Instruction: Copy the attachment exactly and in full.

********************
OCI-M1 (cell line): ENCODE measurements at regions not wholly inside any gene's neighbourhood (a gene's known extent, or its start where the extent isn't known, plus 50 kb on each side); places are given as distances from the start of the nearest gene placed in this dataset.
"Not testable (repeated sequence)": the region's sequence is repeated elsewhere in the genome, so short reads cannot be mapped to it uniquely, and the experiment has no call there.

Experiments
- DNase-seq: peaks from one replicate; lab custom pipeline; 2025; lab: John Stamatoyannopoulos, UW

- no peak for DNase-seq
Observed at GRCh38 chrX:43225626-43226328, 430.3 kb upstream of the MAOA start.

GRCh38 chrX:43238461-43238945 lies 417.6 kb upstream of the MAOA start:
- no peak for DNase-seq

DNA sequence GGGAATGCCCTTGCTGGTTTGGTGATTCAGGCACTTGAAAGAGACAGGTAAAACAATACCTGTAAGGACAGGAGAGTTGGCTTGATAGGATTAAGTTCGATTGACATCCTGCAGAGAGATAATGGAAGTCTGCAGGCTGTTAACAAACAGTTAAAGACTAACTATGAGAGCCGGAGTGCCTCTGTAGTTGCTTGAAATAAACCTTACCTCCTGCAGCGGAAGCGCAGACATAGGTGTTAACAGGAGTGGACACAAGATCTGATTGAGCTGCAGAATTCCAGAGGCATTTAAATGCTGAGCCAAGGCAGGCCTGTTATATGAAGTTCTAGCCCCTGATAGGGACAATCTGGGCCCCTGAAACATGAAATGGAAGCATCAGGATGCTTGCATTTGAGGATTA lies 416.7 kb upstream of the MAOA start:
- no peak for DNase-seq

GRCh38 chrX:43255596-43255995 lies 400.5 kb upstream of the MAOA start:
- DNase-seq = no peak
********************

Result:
OCI-M1 (cell line): ENCODE measurements at regions not wholly inside any gene's neighbourhood (a gene's known extent, or its start where the extent isn't known, plus 50 kb on each side); places are given as distances from the start of the nearest gene placed in this dataset.
"Not testable (repeated sequence)": the region's sequence is repeated elsewhere in the genome, so short reads cannot be mapped to it uniquely, and the experiment has no call there.

Experiments
- DNase-seq: peaks from one replicate; lab custom pipeline; 2025; lab: John Stamatoyannopoulos, UW

- no peak for DNase-seq
Observed at GRCh38 chrX:43225626-43226328, 430.3 kb upstream of the MAOA start.

GRCh38 chrX:43238461-43238945 lies 417.6 kb upstream of the MAOA start:
- no peak for DNase-seq

DNA sequence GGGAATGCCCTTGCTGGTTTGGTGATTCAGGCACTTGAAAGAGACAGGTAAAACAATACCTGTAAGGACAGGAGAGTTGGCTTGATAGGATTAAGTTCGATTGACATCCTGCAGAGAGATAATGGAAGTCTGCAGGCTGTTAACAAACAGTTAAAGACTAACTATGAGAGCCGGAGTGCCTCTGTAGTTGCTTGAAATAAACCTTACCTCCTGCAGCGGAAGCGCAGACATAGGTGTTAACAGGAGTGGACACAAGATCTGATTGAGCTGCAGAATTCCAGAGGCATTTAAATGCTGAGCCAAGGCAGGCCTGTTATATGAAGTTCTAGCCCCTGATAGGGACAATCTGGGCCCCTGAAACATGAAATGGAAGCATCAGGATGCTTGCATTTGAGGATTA lies 416.7 kb upstream of the MAOA start:
- no peak for DNase-seq

GRCh38 chrX:43255596-43255995 lies 400.5 kb upstream of the MAOA start:
- DNase-seq = no peak